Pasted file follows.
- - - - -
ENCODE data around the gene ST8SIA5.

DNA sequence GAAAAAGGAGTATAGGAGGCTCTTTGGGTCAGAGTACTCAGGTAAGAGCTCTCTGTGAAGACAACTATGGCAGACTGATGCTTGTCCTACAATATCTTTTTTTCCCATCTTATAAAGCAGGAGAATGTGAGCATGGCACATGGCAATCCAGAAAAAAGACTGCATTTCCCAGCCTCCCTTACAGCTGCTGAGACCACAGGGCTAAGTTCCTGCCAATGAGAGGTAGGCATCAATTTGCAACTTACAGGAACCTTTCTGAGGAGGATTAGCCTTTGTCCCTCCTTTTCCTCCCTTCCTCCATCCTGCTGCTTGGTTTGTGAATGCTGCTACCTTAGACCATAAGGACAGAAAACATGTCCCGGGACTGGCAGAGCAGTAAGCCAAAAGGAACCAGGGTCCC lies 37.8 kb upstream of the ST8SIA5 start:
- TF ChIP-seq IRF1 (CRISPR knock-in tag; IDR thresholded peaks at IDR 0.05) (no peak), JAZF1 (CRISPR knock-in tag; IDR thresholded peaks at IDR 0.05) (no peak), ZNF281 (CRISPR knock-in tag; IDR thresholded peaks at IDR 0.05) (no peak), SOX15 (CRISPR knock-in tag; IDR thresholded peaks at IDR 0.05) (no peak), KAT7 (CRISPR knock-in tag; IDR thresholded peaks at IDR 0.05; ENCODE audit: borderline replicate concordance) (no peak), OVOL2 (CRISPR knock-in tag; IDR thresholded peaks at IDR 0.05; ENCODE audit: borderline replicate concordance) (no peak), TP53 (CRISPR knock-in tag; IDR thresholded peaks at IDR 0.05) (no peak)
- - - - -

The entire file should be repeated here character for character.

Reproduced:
ENCODE data around the gene ST8SIA5.

DNA sequence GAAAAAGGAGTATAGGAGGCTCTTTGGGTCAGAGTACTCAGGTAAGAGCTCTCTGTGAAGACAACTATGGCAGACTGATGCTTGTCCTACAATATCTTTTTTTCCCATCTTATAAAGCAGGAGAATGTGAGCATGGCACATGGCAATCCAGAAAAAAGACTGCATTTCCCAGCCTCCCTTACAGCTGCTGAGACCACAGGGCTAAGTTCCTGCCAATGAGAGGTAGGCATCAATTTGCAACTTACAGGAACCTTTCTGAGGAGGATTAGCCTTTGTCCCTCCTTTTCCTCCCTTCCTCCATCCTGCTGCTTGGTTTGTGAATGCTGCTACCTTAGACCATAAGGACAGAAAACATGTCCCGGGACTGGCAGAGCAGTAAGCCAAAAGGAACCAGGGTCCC lies 37.8 kb upstream of the ST8SIA5 start:
- TF ChIP-seq IRF1 (CRISPR knock-in tag; IDR thresholded peaks at IDR 0.05) (no peak), JAZF1 (CRISPR knock-in tag; IDR thresholded peaks at IDR 0.05) (no peak), ZNF281 (CRISPR knock-in tag; IDR thresholded peaks at IDR 0.05) (no peak), SOX15 (CRISPR knock-in tag; IDR thresholded peaks at IDR 0.05) (no peak), KAT7 (CRISPR knock-in tag; IDR thresholded peaks at IDR 0.05; ENCODE audit: borderline replicate concordance) (no peak), OVOL2 (CRISPR knock-in tag; IDR thresholded peaks at IDR 0.05; ENCODE audit: borderline replicate concordance) (no peak), TP53 (CRISPR knock-in tag; IDR thresholded peaks at IDR 0.05) (no peak)